There are four types of hearing loss.

  • Auditory
  • Conductive
  • Sensorineural
  • Mixed

We’re going to take a look at each type and what it means for a teenager challenged with it. First, we’re going to show you a diagram of the ear to help you visualise where hearing loss takes place.

How the Ear Works

Image credit: Hearing Link

1. Auditory Hearing Loss

Auditory spectrum disorders occur when there’s a problem with the auditory nerve. Sounds might get transmitted normally though the middle ear and the cochlear, but then does not transmit correctly from the cochlear or auditory nerve. Hence, the message is not transmitted from the cochlear to the brain.

Typically, hearing will be affected between a normal – severe range, and the teenager will have trouble understanding speech clearly. So this teenager might hear other sounds ok, but not hear the spoken word.

2. Conductive Hearing Loss

Conductive hearing loss typically occurs when something in the outer or middle ear is blocking the sound waves to the inner ear.

This type of hearing loss is typically caused by middle ear infections, tumours, perforated eardrums or some kind of trauma to the outer or middle ear.

Typically, hearing is affected and the teenager will have trouble hearing low volume sounds. Hearing aids might help.

3. Sensorineural Hearing Loss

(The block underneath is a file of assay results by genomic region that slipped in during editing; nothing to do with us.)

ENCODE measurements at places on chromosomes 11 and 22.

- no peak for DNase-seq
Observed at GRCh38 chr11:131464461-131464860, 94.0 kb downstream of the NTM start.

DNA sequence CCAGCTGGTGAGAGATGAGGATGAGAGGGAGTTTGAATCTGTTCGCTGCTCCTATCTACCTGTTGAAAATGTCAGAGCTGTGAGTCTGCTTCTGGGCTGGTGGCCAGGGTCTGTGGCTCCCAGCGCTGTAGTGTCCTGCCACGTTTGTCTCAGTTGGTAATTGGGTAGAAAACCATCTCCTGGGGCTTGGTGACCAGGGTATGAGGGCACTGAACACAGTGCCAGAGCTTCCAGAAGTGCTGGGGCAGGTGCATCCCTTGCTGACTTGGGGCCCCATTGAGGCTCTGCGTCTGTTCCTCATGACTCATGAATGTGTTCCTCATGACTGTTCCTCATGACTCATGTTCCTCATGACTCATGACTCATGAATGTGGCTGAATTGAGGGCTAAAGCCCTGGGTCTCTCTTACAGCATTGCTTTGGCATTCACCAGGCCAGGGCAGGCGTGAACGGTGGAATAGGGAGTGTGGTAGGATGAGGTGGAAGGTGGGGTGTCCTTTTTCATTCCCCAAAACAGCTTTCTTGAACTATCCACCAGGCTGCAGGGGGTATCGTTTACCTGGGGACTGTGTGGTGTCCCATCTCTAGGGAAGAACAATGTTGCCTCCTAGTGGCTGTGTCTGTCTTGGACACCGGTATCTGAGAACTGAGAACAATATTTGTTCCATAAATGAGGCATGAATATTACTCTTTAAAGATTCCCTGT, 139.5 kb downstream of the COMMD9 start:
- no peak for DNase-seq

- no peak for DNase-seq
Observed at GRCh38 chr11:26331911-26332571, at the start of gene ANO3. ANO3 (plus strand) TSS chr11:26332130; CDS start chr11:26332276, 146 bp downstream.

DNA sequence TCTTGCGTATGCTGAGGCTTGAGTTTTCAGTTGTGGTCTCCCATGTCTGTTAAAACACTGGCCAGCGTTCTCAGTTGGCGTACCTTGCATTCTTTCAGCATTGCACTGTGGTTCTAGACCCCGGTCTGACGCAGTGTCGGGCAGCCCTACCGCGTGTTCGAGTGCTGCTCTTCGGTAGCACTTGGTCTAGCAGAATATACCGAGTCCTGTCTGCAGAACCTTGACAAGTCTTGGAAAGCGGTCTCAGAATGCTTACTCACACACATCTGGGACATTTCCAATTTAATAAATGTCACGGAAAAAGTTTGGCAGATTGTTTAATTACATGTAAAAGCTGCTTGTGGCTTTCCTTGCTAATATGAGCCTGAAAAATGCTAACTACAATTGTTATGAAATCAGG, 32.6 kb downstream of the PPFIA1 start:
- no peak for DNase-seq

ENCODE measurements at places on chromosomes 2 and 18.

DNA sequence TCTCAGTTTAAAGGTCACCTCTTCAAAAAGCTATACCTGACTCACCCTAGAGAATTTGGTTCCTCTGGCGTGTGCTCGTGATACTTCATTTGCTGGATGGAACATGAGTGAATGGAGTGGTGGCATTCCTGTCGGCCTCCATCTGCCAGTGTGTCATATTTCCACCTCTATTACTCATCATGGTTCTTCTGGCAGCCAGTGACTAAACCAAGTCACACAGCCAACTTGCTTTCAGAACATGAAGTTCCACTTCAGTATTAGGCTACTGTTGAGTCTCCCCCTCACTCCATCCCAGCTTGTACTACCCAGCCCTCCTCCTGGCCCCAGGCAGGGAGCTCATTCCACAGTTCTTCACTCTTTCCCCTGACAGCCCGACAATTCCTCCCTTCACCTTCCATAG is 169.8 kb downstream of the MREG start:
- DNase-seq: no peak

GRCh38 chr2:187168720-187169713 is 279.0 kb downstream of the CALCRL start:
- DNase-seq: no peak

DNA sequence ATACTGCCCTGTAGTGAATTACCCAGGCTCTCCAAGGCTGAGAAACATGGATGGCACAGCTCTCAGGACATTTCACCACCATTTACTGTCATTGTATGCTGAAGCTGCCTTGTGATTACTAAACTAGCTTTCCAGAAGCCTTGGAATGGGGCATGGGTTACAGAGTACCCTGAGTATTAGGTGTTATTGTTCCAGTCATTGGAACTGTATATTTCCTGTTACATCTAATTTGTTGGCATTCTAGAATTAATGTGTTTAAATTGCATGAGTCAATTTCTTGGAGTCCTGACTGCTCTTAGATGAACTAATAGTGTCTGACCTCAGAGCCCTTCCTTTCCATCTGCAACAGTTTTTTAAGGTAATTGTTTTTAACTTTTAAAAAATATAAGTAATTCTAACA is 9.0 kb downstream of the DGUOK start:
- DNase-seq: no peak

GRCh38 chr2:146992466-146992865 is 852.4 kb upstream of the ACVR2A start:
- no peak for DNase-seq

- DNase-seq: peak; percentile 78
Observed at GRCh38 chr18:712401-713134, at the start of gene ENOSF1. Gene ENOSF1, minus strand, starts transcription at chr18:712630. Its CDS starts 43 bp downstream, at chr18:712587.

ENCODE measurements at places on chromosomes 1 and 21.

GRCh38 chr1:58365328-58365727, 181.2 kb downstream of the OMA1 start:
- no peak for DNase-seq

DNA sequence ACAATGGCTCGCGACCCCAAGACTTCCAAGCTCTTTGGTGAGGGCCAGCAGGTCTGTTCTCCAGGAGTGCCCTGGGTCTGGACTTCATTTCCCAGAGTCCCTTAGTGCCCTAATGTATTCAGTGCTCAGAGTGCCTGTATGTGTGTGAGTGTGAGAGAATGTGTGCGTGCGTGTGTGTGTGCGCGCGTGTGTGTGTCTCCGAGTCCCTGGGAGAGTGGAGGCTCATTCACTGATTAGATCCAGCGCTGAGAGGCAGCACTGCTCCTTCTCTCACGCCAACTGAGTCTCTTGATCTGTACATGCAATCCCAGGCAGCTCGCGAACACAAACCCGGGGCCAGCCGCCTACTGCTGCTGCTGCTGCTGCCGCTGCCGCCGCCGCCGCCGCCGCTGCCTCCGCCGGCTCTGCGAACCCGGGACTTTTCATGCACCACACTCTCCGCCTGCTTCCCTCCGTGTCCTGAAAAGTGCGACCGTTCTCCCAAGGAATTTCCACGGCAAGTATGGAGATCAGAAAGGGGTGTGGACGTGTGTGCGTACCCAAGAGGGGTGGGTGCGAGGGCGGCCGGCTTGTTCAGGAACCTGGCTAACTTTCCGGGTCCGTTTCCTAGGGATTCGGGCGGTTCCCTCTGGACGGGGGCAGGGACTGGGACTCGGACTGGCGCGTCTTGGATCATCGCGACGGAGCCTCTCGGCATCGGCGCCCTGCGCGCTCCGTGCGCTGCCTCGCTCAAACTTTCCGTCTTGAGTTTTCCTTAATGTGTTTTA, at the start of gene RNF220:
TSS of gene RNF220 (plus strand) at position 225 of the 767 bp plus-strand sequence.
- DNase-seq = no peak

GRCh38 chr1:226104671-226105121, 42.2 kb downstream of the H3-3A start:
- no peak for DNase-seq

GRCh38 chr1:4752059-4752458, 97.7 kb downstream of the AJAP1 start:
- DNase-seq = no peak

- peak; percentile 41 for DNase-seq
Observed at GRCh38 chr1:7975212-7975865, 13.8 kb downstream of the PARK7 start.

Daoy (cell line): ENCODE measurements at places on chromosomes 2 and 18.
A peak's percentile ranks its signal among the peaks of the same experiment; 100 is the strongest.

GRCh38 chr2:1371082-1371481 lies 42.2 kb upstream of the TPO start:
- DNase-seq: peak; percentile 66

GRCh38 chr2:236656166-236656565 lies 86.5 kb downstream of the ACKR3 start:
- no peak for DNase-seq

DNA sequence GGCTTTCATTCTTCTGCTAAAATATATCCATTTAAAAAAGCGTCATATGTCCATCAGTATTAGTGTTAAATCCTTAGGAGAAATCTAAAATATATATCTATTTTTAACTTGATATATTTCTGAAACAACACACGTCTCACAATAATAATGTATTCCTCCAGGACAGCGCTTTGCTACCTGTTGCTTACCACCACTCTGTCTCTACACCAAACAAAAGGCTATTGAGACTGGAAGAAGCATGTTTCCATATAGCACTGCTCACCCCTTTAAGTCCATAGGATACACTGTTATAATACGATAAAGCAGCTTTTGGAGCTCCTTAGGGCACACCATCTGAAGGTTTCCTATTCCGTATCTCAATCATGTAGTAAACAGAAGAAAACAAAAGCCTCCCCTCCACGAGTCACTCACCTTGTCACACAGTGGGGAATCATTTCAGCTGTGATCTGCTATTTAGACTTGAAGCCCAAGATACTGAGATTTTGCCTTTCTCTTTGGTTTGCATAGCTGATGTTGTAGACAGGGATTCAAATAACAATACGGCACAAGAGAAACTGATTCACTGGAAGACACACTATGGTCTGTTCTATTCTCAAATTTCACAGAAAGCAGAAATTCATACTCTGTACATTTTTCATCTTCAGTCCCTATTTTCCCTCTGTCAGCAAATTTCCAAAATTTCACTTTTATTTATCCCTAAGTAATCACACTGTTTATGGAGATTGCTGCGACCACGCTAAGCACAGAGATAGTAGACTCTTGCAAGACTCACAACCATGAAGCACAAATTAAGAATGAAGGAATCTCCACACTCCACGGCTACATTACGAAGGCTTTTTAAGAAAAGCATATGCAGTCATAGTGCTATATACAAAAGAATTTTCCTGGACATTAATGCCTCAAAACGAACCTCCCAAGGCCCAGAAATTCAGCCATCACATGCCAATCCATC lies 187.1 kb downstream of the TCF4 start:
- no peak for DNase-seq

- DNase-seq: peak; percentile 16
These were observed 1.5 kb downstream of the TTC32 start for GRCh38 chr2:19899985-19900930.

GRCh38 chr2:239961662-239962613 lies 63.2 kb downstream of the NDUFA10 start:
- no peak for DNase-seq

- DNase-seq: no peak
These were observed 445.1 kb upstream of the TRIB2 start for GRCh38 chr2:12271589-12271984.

Conductive hearing loss typically occurs when the hairs around the cochlear have been damaged or made deficient.

This type of hearing loss is typically present at birth (ie genetic), or the hairs of the cochlear may get damaged during the teens life span through noise trauma or infection. A common hearing problem with this type of hearing loss is tinnitus.

Typically, this type of hearing loss while being the most common, has assistive technologies like aids, devices and prostheses to help reduce effects of hearing loss.

4. Mixed Hearing Loss

Mixed hearing loss typically occurs there’s a mix of sensorineural and conductive hearing loss.

This type of hearing loss presents itself as permanent for sensorineural and possibly permanent or temporary for conductive hearing loss.

An example of this type of hearing loss is when a teenager with hearing loss from a perforated ear drum also has a middle ear infection.

Teenage Hearing Loss and NDIS

In regards to hearing loss, the NDIS explain “the focus of ‘disability’ is on the reduction or loss of an ability to perform an activity which results from an impairment. The term ‘impairment’ commonly refers to a loss of, or damage to, a physical, sensory or mental function.”

Hear For You is an accredited NDIS provider – offering mentor programs to deaf teenagers; designed to support deaf teenagers, provide guidance and give them the chance to meet some people who actually ‘get’ what they’re going through. If you think you teenager qualifies for NDIS and is interested in one of our programs or workshops,  the NDIS might cover some of the expenses. Please contact us today for more information.